You have run across a pet peave of mine. Adrenal insufficiency. I have a master's degree in physiology and my thesis was on Chronic adrenergic stress which is a fancy name for the "flight or fight" scenario which is at the hearty of anxiety. Adrenal insufficiency is very controversial (as you probably found out). Way too many holistic experts have jumped on this to explain nearly every type of metabolic problem or psychological disorder.
First of all notice the definition in Wikipedia...
"Adrenal insufficiency is a condition in which the adrenal glands do not produce adequate amounts of steroid hormones, primarily cortisol; but may also include impaired production of aldosterone (a mineralocorticoid), which regulates sodium conservation, potassium secretion, and water retention. Craving for salt or salty foods due to the urinary losses of sodium is common."
First of all it is a condition not a disease. Just like a headache from a brain tumor would be considered a condition while the tumor would be considered the causative disease.
Second, look at the symptoms ....
"Signs and symptoms include: hypoglycemia, dehydration, weight loss, and disorientation. Additional signs and symptoms include weakness, tiredness, dizziness, low blood pressure that falls further when standing (orthostatic hypotension), cardiovascular collapse muscle aches, nausea, vomiting, and diarrhea."
These are common with many many conditions especially psychiatric depression related conditions and can not be considered standing proof of the existence of adrenal insufficiency and certainly not of anxiety.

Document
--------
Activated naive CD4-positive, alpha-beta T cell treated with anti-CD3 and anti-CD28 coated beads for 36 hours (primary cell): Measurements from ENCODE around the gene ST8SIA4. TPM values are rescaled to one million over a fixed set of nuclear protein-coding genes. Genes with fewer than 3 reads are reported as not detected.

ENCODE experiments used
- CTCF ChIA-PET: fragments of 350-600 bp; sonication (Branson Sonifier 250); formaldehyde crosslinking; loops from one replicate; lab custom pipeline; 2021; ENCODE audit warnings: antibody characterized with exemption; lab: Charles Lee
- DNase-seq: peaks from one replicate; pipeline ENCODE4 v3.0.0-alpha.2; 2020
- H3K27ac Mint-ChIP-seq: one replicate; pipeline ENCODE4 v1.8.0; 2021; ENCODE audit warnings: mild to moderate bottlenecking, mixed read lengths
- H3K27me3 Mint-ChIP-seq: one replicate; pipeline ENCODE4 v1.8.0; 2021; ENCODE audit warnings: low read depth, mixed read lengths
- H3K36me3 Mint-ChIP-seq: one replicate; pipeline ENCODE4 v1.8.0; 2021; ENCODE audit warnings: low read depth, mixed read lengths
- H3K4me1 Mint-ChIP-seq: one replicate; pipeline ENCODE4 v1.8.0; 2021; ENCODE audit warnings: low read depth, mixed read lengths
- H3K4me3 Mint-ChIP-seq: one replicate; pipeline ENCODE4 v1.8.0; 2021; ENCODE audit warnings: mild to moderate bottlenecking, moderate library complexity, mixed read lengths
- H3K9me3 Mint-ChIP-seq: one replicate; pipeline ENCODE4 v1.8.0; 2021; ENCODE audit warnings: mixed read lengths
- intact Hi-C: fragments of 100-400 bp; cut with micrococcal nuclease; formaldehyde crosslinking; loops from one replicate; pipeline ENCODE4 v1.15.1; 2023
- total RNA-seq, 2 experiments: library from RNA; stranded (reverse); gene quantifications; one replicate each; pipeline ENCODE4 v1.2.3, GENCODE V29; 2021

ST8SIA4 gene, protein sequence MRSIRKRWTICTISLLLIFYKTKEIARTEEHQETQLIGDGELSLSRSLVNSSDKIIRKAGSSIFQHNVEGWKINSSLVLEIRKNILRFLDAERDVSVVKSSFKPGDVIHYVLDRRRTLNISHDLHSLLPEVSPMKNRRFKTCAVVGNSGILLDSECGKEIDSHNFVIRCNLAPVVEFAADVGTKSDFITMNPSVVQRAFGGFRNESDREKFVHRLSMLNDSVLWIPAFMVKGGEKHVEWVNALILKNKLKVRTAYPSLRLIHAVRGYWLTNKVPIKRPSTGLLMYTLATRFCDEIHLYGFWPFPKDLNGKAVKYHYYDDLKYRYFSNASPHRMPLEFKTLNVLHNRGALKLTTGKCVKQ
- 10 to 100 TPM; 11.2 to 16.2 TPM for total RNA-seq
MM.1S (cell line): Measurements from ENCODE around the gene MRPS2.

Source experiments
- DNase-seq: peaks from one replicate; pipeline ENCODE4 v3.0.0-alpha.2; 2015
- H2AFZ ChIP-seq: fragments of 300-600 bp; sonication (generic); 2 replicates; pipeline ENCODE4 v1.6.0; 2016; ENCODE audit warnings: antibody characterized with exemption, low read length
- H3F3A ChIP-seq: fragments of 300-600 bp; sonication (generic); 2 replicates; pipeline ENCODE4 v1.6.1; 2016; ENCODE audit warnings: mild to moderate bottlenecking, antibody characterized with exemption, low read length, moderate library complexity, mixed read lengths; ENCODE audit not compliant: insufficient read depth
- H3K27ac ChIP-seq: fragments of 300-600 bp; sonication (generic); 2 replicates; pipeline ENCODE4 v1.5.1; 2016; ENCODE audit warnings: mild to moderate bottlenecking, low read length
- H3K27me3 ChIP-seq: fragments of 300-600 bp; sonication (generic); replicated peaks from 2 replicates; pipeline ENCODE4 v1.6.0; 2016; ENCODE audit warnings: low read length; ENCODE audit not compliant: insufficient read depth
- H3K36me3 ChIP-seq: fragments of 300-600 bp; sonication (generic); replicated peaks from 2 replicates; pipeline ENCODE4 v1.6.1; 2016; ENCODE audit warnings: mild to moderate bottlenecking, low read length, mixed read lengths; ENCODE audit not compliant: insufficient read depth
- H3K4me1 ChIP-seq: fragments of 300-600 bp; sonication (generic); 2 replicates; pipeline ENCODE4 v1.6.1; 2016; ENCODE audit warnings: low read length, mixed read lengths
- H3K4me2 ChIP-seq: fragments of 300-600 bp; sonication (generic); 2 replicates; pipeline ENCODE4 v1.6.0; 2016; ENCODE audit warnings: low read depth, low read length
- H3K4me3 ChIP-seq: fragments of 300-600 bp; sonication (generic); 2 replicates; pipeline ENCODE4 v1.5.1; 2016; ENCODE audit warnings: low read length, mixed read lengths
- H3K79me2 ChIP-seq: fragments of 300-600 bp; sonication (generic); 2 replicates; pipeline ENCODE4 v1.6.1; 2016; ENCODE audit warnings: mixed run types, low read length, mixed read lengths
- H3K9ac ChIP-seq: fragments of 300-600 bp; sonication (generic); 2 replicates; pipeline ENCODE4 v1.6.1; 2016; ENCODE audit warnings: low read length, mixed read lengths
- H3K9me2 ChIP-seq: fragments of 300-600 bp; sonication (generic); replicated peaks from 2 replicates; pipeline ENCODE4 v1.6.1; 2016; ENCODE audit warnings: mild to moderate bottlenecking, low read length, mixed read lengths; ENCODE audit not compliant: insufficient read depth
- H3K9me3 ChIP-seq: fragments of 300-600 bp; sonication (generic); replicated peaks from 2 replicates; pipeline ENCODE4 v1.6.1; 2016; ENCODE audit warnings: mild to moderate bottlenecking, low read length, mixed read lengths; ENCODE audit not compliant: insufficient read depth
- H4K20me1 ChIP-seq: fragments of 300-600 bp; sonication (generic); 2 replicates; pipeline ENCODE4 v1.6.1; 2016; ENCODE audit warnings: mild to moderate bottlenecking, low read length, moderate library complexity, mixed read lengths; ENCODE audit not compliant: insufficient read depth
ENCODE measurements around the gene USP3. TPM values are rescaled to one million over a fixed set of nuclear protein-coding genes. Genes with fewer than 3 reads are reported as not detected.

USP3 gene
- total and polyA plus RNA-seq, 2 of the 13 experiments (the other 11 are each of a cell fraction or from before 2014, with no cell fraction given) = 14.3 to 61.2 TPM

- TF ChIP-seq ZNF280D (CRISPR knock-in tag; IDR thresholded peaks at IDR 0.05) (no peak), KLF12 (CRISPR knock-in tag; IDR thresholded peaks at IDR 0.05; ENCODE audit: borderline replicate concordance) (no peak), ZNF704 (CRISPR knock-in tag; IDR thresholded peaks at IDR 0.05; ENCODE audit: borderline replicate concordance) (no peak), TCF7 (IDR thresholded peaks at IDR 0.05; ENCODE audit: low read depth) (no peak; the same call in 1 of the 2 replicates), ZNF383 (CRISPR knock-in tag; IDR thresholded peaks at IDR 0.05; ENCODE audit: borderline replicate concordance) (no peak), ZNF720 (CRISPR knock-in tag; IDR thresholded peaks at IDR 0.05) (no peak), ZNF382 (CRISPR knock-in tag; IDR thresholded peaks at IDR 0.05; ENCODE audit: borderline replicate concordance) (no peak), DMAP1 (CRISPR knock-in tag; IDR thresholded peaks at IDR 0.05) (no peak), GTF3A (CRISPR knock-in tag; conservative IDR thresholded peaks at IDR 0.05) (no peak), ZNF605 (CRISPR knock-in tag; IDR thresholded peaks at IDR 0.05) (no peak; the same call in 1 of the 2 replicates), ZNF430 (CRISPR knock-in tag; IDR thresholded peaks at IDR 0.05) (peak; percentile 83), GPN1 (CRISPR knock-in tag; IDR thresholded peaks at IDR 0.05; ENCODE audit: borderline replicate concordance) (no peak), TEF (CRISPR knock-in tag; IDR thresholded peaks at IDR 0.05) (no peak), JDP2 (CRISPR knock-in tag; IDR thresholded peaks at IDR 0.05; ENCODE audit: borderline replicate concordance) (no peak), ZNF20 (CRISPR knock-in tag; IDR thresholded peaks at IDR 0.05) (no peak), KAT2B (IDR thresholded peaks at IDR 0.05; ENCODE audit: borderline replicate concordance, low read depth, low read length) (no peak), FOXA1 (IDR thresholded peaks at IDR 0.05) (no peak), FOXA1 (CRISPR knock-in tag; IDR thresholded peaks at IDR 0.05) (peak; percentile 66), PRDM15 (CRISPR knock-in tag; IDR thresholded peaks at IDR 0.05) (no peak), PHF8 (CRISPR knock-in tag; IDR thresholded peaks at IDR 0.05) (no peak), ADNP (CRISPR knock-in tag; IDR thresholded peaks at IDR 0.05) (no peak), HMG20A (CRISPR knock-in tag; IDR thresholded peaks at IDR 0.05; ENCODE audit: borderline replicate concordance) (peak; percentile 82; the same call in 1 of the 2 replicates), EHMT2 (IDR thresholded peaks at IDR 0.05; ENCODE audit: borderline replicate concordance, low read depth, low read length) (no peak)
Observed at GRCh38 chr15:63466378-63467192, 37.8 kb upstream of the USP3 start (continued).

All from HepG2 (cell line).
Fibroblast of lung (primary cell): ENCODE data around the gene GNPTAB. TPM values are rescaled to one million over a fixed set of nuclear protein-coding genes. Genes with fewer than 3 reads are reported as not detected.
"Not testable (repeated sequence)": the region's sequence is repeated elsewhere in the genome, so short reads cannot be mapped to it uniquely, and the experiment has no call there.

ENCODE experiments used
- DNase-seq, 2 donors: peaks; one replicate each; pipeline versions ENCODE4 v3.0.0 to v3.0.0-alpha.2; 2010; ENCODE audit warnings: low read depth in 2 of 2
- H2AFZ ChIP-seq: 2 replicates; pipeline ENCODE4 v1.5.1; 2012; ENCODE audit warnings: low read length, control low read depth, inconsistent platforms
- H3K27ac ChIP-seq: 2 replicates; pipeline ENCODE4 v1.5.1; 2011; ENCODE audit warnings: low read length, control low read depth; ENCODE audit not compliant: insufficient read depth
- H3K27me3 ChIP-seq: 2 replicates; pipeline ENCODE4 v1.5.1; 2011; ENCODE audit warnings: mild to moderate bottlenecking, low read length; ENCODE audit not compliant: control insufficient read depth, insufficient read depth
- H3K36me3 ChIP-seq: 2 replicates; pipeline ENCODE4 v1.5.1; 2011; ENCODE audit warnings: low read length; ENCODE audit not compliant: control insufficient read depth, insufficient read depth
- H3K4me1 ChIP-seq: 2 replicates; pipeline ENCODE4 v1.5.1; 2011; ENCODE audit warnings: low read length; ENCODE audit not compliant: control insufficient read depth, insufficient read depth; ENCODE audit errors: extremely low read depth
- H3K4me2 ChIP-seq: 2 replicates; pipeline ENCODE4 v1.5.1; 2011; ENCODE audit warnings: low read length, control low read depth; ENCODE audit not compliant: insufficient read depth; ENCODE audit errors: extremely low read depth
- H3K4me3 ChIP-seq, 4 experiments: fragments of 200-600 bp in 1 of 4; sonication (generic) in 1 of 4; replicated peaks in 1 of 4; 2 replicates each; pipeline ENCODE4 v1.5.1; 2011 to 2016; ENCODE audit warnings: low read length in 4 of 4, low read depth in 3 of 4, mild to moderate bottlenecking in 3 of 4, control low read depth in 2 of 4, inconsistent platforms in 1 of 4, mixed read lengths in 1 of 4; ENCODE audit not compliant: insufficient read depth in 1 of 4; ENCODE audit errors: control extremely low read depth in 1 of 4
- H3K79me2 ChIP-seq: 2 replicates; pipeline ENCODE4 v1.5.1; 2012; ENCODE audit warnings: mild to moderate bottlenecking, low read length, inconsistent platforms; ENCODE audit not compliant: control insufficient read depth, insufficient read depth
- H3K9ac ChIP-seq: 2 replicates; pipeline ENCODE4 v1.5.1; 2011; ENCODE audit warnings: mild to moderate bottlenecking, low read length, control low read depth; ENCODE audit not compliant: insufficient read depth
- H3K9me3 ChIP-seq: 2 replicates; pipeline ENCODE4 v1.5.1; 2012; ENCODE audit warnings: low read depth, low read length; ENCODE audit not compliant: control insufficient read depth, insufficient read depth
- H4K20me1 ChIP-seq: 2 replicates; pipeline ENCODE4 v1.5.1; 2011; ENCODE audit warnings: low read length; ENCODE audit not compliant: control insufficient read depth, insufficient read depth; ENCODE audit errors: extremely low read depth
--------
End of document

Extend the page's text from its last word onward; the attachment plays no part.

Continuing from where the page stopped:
Whew!!! I feel better I got that off my chest.
Now let us turn our attention to the hypothyroidism. It is a common side effect of the use of ssri/snri antidepressants. The medicine inserts that come with antidepressants nearly always warn of the risk of developing hypothyroidism and/or liver damage. These chemicals (medicines) are often suppressive to the function of these tissues. It is standard procedure that a psychiatrist will stop the use of ssri/snri for 3 months to allow the thyroid to recover (which it almost always does unless actual damage is done to the tissue). At that point a different ssri/snri will be used to see if it can be used without effect on the thyroid. Zoloft is the one with the best record. It is important to note that it is essential to consider any radiological testing that may have been done around the same time. It has been shown that around 30% of the abdominal cat scans use enough contrast iodine to produce hypothyroidism. It is usually asymptomatic and does return to normal within a 6 to 9 month period. A simple 24 hour urine sample can show if iodine toxicity is the source of the hypothyroidism.